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Grey mullet as environmental indicators

An EU-funded initiative investigated the potential of grey mullet as environmental indicators. Project work contributed to efforts aimed at managing and protecting estuarine ecosystems.
Grey mullet as environmental indicators
Estuaries, deltas and lagoons are the point where the freshwater and marine environments meet, resulting in high levels of biodiversity. However, they are highly sensitive to climate change and human activity. Conservation of these vulnerable environments is one of mankind's biggest challenges. In order to achieve integrated management of these sites researchers must choose suitable indicators that can reflect the state of estuarine areas. Indicators sometimes involve the fish species living in estuarine ecosystems, although only a few can thrive in a wide diversity of habitats.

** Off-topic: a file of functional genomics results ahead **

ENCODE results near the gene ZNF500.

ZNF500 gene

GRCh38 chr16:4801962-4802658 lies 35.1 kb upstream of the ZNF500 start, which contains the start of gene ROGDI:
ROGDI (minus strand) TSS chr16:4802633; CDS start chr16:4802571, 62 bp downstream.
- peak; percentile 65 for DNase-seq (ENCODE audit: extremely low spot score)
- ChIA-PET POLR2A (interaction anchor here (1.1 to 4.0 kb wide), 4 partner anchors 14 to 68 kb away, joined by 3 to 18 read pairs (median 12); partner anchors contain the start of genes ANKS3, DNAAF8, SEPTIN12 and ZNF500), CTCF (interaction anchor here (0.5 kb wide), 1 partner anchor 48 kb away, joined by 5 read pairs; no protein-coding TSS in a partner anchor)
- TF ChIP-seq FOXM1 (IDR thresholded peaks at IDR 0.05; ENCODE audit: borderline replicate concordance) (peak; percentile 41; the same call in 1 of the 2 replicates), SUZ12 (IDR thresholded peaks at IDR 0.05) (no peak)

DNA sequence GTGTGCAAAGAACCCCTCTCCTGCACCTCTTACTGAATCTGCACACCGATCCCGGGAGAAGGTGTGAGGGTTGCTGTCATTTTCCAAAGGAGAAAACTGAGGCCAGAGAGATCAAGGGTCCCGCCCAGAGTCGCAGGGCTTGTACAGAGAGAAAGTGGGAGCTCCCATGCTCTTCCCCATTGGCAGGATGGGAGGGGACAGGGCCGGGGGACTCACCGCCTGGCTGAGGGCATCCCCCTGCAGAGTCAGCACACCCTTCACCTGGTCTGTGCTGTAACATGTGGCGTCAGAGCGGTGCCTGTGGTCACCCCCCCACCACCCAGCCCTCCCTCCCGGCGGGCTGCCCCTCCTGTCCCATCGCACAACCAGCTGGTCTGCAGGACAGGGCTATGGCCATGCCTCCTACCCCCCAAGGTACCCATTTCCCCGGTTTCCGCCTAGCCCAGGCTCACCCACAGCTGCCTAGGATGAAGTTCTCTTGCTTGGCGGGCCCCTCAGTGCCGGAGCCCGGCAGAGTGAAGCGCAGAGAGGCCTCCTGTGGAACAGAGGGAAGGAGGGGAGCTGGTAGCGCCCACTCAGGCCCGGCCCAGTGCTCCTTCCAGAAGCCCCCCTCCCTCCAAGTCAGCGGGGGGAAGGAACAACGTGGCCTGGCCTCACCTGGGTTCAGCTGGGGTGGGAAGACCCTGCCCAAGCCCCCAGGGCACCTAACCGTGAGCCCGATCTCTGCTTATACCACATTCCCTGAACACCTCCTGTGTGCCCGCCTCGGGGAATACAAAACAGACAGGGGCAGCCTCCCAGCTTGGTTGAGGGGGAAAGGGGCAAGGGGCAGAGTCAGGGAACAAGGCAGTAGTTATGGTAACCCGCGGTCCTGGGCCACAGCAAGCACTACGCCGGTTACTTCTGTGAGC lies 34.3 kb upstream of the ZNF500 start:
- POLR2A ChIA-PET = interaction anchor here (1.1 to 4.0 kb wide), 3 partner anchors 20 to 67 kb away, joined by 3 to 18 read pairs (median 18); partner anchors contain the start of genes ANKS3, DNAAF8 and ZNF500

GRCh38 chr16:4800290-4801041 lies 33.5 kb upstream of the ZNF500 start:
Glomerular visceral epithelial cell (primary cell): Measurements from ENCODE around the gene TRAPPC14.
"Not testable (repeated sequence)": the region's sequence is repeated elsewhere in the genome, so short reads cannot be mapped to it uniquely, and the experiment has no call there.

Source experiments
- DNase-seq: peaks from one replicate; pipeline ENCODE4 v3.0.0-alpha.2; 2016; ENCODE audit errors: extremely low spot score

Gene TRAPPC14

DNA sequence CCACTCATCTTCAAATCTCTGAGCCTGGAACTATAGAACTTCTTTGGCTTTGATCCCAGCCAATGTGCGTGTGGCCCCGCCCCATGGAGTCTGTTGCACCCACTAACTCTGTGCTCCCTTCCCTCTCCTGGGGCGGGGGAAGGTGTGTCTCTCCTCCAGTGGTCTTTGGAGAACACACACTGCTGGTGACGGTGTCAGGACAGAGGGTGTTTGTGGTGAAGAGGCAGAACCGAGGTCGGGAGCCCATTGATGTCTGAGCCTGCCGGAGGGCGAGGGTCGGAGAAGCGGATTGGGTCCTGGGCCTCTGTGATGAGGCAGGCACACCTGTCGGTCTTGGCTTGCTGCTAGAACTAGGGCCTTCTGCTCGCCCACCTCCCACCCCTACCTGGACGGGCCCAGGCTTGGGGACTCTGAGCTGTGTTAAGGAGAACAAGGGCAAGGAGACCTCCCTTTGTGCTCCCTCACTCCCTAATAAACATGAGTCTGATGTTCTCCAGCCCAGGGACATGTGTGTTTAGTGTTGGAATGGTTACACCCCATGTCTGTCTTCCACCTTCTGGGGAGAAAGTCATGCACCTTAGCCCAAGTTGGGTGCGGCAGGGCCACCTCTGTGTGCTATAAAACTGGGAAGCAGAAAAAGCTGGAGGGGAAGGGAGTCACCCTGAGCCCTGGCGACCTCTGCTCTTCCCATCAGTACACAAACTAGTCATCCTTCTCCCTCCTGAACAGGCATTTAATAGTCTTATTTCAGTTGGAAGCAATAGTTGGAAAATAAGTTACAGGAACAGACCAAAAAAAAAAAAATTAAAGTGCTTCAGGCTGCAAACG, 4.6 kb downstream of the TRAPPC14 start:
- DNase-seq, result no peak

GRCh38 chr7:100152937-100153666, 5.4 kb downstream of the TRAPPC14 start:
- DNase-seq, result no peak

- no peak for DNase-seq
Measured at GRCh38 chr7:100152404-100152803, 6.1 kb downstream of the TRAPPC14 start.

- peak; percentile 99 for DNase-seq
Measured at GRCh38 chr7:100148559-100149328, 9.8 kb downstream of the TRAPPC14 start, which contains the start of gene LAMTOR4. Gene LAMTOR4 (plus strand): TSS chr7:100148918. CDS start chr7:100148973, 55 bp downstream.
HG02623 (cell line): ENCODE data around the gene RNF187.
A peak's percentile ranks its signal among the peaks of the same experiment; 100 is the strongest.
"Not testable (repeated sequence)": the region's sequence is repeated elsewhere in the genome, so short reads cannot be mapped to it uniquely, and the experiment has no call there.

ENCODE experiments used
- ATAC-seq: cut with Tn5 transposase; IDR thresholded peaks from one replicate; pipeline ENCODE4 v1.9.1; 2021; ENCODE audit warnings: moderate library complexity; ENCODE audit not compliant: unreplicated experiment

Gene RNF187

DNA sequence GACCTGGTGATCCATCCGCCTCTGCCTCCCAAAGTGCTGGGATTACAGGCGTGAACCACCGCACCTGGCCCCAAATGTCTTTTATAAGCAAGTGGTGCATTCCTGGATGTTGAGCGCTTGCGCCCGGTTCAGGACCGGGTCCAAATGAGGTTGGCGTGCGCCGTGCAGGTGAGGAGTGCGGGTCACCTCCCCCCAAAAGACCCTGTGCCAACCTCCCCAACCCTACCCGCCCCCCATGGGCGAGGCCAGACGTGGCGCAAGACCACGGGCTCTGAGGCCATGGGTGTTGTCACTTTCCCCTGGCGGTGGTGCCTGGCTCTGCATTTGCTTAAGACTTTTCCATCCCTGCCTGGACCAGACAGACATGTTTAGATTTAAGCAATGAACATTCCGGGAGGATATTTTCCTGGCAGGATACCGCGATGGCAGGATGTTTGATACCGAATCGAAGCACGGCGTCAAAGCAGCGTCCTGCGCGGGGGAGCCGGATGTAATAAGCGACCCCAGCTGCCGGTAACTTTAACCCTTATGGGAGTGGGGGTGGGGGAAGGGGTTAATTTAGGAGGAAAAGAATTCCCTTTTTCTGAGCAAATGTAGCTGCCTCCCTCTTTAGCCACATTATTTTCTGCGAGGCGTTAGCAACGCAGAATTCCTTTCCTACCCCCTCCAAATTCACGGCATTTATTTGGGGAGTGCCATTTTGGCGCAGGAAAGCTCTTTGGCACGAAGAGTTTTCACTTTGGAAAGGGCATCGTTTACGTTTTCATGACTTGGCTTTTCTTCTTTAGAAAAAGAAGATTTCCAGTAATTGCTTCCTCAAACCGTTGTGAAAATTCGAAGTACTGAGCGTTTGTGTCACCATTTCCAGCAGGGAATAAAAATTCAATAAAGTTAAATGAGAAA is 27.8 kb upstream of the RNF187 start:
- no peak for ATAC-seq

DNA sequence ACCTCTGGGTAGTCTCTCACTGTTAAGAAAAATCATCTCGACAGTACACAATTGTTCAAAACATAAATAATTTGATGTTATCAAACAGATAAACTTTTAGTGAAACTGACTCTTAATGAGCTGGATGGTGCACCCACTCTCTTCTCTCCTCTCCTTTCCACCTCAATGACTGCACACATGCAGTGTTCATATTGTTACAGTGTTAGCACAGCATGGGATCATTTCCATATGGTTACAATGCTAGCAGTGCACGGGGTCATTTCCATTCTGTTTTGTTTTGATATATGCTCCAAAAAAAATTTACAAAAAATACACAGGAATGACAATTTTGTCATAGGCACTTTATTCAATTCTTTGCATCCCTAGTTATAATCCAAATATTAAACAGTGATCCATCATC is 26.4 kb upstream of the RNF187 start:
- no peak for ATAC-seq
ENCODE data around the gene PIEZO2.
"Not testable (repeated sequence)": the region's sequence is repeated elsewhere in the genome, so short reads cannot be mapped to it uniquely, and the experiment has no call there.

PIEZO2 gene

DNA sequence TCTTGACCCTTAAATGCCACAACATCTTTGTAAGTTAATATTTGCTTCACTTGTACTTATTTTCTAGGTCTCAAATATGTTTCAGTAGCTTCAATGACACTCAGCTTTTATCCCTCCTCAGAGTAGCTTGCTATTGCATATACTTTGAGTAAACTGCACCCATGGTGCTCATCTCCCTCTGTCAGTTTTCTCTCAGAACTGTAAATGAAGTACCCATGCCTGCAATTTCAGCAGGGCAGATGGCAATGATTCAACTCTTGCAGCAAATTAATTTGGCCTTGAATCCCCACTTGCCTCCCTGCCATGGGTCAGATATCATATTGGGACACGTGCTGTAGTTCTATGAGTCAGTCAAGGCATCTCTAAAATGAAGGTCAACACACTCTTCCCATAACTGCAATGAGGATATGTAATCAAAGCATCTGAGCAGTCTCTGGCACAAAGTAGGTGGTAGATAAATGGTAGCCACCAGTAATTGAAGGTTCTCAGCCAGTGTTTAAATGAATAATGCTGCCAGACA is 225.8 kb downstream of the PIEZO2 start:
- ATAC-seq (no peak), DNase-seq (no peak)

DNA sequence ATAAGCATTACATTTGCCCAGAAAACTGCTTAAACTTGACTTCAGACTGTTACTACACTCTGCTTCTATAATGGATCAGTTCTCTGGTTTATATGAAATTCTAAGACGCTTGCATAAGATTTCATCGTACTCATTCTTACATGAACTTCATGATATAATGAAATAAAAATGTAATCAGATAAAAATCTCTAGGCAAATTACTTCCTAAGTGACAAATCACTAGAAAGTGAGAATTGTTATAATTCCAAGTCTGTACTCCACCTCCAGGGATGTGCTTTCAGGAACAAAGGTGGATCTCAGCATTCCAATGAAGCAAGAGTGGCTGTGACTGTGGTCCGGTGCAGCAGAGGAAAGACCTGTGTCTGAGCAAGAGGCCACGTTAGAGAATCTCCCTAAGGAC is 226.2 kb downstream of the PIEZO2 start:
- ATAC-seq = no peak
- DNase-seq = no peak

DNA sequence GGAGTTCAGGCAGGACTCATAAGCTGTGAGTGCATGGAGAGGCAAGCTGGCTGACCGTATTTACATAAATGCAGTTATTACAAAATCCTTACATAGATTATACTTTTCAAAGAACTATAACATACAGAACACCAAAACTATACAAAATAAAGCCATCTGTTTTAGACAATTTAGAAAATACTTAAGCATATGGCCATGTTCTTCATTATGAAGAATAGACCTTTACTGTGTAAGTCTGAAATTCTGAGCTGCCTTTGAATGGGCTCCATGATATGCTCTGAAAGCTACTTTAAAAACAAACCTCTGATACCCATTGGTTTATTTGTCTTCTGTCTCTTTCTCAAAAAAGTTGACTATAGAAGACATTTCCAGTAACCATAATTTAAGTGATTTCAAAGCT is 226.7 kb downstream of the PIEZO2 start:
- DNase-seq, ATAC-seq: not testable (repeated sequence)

The 'Main uses of the grey mullet as indicator of littoral environmental changes' (MUGIL) project used grey mullet (Mugil cephalus) as part of an observation network for monitoring sites in Europe, Africa, Asia and America. They are found in almost all of the world's tropical and temperate coastal waters and can tolerate some pollution as well highly variable salinity levels. The fish also play an important role in fisheries, particularly in developing countries.

Grey mullet are a common species that can reproduce and grow under a wide range of conditions in different habitats; but the mechanisms involved are not well understood. Researchers observed the life history, trait variations and physiological responses to changing salinity and pollution levels in grey mullet populations.

The consortium set up a series of seminars and workshops that included the construction of a database for all relevant information. Other workshops involved understanding the species' life history and migration patterns as well as the standardisation of research methods. Current and past results from genetic studies and the best method for processing and studying samples were also investigated.

Results from the MUGIL initiative can help establish the use of grey mullet as living environmental indicators of the condition of estuarine ecosystems. The use of the species has the potential to help manage vulnerable coastal ecosystems and help mitigate any negative impacts.

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